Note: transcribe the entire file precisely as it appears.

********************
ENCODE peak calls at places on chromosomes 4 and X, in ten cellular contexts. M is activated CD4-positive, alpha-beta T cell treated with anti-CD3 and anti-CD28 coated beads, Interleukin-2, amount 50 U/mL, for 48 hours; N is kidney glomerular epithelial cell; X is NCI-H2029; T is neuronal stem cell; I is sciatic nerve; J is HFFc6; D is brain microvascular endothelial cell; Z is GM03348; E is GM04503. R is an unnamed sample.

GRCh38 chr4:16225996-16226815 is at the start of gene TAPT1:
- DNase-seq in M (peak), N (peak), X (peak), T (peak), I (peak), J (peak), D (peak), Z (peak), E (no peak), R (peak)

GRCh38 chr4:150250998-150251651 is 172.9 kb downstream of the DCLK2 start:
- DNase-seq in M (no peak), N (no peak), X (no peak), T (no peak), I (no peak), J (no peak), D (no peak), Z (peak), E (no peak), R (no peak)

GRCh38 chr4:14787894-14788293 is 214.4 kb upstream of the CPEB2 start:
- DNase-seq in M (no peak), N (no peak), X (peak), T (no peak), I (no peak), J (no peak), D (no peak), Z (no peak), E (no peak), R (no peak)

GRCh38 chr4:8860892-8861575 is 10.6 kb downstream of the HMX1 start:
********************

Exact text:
ENCODE peak calls at places on chromosomes 4 and X, in ten cellular contexts. M is activated CD4-positive, alpha-beta T cell treated with anti-CD3 and anti-CD28 coated beads, Interleukin-2, amount 50 U/mL, for 48 hours; N is kidney glomerular epithelial cell; X is NCI-H2029; T is neuronal stem cell; I is sciatic nerve; J is HFFc6; D is brain microvascular endothelial cell; Z is GM03348; E is GM04503. R is an unnamed sample.

GRCh38 chr4:16225996-16226815 is at the start of gene TAPT1:
- DNase-seq in M (peak), N (peak), X (peak), T (peak), I (peak), J (peak), D (peak), Z (peak), E (no peak), R (peak)

GRCh38 chr4:150250998-150251651 is 172.9 kb downstream of the DCLK2 start:
- DNase-seq in M (no peak), N (no peak), X (no peak), T (no peak), I (no peak), J (no peak), D (no peak), Z (peak), E (no peak), R (no peak)

GRCh38 chr4:14787894-14788293 is 214.4 kb upstream of the CPEB2 start:
- DNase-seq in M (no peak), N (no peak), X (peak), T (no peak), I (no peak), J (no peak), D (no peak), Z (no peak), E (no peak), R (no peak)

GRCh38 chr4:8860892-8861575 is 10.6 kb downstream of the HMX1 start: